During the early 1990s, Cowan had entered a career as a photographer. Among her first jobs was an Ilford Photo-sponsored trip to India to photograph nomads. While there, Cowan was exposed to Hindu spirituality and Sikhism, which would later fuel her passion for yoga and meditation. "I preferred this idea of choosing your experiences and transformation, that you can have all your past and drama and that could be your mountain on which you stand. Like the root of a tree that you become."[3] Cowan has been acclaimed for her photography, which includes nudes and family portraits. “Today we are so defined by the exterior, labels and what we wear. Clothes hide and mask who we really are. But if you take it away we are nothing else but ourselves. I am fascinated by bodies, regardless one being skinny, not skinny, fat, obese, wrinkled, aged or young. There is beauty in absolutely everything, even in a nude body, which is not perfect as none of us are. There is beauty in human vulnerability."[3] In her photography, Cowan said she strives to show the "magical spark" inside her subjects. "When I take a picture of someone it is always about redemption, a way of liberation if you prefer."[3] In 2010, Cowan made a series of photographs for She magazine with scarred women whose bodies had survived traumas. One image shows a woman who was run over by a truck across her pelvis, another woman had her breast cut off because of cancer, another image shows a girl with a scar across her chest from a lung transplant. In an interview, Cowan said she wanted to make the women "look magnificent, as they truly are. This was also about empowerment and confidence." Cowan's photos are featured on the art photography blog The Pandorian.

Psychosexual and relationship therapy[edit]

Cowan's professional life nowadays is largely focused on her work as a psychosexual and relationship therapist. Cowan is a member of the College of Sexual and Relationship Therapists (COSRT) and the Association of the Treatment of Sexual Addiction and Compulsivity (ATSAC). She works in all manners of addictive behaviours and sexual dysfunction, including working with same-sex couples and pre- and post-natal relationships and sexual issues. Cowan is one of a growing number of sex therapists who do not believe in the traditional concept of sexual addition. Going against current assumptions and trends, Cowan debunks the idea that sex addiction is real. Instead, Cowan says, the current concept of "sex addiction" is a belief system, supported by faith, moral conviction and religious principles, that represents an attack on sexuality and its expression. It was originally devised, as a system, in the 1980s during the AIDS crisis and does not support recovery from trauma, an abusive background, mental illness, etc. in its concepts and applications, she said. Cowan believes that labelling behaviours as sex addiction asserts a false, dangerous myth that undermines personal responsibility. Cowan has been involved in a campaign to help gay men recover from addictions to "chem sex," an emerging practice in London and European cities of injecting illicit synthetic drugs before engaging in risky sexual practices. Cowan is currently working on a campaign to promote the hashtag "#sobersex" for gay men seeking chem-free sex. In addition to her work as a therapist, Cowan is also an international Kundalini yoga teacher who specialises in preparing mothers for birth. She runs a training called a Mother's Journey in which she trains midwives and health professionals to become active birth teachers and pregnancy yoga teachers. Cowan also provides training for the treatment of drug and alcohol addiction as well as sexual compulsion, porn addiction, shopping, gambling and cutting. The Mastering the Addictive Personality Teacher Training course certifies the practitioner to work in prisons and rehab centres. Cowan also teaches at the annual Mind Body Spirit Festival in London. Cowan has produced numerous DVD's about vegetarian cooking, conscious pregnancy, overcoming addictive personalities and the art of meditation. She has been a spokeswoman and trainer for the charity Action on Addiction, and performed at the Mind Body Spirit festival in 2011.[4] During an interview in 2006, Cowan described yoga as "a wonderful way of uniting the body and soul, and has been a crucial part of my recovery."[1] Cowan teaches body painting at the University of the Arts London.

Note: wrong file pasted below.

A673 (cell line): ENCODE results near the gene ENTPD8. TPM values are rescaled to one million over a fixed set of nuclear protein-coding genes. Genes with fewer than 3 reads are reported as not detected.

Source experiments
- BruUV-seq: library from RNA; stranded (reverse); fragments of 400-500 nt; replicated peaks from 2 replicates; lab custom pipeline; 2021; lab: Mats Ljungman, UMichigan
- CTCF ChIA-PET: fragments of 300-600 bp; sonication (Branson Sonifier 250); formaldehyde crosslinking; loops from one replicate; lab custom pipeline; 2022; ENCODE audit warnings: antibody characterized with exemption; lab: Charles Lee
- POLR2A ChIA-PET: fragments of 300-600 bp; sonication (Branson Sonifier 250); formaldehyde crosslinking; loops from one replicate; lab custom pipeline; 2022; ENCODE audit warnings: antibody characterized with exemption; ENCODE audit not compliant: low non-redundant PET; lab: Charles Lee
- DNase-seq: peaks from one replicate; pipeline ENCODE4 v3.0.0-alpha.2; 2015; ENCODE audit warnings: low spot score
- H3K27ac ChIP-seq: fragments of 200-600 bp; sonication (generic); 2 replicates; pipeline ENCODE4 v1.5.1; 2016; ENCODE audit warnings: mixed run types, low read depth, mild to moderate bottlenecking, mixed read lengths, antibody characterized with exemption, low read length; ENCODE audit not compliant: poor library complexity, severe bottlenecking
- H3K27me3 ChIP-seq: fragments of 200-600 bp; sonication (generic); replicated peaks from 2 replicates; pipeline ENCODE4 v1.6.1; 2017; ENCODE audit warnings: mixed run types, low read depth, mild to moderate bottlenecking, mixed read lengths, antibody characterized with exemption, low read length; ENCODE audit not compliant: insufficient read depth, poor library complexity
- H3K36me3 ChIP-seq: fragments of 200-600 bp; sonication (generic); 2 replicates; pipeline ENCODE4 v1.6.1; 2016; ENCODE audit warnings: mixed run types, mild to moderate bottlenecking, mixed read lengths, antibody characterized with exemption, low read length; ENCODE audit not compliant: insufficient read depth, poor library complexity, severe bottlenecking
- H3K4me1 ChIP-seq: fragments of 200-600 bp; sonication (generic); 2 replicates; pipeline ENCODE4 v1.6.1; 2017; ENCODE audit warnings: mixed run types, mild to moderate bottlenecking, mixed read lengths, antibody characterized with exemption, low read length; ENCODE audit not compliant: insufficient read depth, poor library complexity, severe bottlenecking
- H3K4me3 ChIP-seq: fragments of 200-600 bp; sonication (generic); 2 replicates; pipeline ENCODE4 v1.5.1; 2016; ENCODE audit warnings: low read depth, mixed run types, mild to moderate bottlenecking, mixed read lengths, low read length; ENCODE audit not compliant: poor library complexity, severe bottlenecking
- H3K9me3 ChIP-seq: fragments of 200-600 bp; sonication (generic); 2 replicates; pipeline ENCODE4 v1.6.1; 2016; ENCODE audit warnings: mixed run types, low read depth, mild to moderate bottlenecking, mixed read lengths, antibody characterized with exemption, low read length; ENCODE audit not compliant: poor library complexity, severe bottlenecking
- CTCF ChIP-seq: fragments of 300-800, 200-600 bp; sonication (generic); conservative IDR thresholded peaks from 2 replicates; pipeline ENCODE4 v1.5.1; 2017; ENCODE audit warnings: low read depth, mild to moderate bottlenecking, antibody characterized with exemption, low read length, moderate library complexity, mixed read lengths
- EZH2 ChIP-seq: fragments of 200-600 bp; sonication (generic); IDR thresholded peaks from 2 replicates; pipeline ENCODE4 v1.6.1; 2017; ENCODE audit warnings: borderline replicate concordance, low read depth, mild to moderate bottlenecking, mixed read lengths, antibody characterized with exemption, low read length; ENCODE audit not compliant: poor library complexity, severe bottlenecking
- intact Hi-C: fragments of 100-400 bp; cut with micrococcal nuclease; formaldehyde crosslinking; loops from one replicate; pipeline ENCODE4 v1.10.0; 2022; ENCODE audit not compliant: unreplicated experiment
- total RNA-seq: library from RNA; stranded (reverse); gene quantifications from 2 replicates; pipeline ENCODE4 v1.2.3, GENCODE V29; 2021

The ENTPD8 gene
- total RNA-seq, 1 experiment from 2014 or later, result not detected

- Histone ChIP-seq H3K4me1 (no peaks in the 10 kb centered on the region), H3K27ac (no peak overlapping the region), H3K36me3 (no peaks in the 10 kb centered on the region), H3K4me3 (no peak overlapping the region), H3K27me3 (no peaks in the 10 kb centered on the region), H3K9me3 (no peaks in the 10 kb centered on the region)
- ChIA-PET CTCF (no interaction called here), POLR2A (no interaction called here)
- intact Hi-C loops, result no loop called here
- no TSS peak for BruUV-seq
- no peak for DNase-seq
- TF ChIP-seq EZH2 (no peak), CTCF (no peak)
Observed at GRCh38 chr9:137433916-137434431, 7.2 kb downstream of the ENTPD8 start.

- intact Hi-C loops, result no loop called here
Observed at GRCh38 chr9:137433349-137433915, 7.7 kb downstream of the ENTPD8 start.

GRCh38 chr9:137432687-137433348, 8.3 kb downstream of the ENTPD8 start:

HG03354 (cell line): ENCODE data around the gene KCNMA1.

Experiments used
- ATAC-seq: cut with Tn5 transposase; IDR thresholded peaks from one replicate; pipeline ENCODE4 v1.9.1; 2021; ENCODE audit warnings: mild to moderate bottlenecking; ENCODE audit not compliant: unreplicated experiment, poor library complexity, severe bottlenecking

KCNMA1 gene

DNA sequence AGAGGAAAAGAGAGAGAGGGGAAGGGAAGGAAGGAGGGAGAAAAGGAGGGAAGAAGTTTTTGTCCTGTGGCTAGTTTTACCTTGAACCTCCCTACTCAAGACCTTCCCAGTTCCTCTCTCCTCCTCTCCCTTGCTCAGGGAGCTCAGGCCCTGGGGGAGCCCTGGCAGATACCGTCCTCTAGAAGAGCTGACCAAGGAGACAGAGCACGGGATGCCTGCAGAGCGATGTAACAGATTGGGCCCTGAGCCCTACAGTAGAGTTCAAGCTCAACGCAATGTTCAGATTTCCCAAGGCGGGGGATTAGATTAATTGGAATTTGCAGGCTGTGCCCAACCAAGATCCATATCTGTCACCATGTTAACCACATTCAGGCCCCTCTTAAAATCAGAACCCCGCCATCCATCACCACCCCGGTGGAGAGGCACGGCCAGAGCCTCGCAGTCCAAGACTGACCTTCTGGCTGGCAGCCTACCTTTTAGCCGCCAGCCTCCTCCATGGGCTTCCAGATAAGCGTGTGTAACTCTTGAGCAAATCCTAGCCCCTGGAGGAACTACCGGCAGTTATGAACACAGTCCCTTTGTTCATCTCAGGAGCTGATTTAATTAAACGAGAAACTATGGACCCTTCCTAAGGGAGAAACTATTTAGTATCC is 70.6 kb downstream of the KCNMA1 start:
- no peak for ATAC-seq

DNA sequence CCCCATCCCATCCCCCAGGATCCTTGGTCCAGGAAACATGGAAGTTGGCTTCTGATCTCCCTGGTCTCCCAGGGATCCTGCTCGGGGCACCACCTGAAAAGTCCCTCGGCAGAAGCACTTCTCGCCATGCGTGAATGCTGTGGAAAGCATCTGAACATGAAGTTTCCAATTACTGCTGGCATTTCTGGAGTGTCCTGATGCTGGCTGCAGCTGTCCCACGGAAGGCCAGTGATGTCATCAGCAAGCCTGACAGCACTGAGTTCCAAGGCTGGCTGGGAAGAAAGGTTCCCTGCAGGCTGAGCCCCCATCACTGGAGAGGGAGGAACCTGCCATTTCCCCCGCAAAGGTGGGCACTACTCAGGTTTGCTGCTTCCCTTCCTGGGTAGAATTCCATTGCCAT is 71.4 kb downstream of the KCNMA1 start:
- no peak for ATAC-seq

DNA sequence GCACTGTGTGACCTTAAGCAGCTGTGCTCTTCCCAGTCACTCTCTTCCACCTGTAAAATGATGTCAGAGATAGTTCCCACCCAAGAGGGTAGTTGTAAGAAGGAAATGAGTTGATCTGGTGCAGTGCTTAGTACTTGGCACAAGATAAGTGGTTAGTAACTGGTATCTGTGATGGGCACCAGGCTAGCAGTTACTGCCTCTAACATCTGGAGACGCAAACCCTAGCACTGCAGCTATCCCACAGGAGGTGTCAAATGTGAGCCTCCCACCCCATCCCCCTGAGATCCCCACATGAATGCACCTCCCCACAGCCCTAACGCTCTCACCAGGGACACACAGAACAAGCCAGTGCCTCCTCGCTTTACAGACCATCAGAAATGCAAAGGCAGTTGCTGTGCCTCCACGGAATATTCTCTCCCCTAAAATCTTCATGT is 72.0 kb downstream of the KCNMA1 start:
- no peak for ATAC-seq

Personal life[edit]

Cowan lives in South London and has two children, Louis and Isadora.

Acclaim[edit]

Exhibitions and shows[edit]

  • (1996) Indian High Commission
  • (1997) Egg
  • (1998) Horniman Museum
  • (1998) The Sun and Doves
  • (1999) Bhuj Museum, India
  • (2010) Lingering Whispers
  • (2011) City of Women – Slovenia
  • (2012) WeDo Gallery, Bangkok

References[edit]

  1. ^ a b c d e f Becky Sheaves. "David Bowie Saved My Life!" The Daily Mail, 17 October 2006.
  2. ^ Staff writer. "On the Trail of the Swinging Sixties – 'Blow-Up', Antonioni's Cult Film, Hit Our Screens 40 Years Ago. Robert Nurden Goes in Search of the Places Used for Filming, from Notting Hill to a Neglected Park in a Little-Known Corner of South-East London" The Independent, 10 September 2006.
  3. ^ a b c d e f "Carolyn Cowan Interview". Archived from the original on 10 December 2011. 
  4. ^ "Carolyn Cowan". 

External links[edit]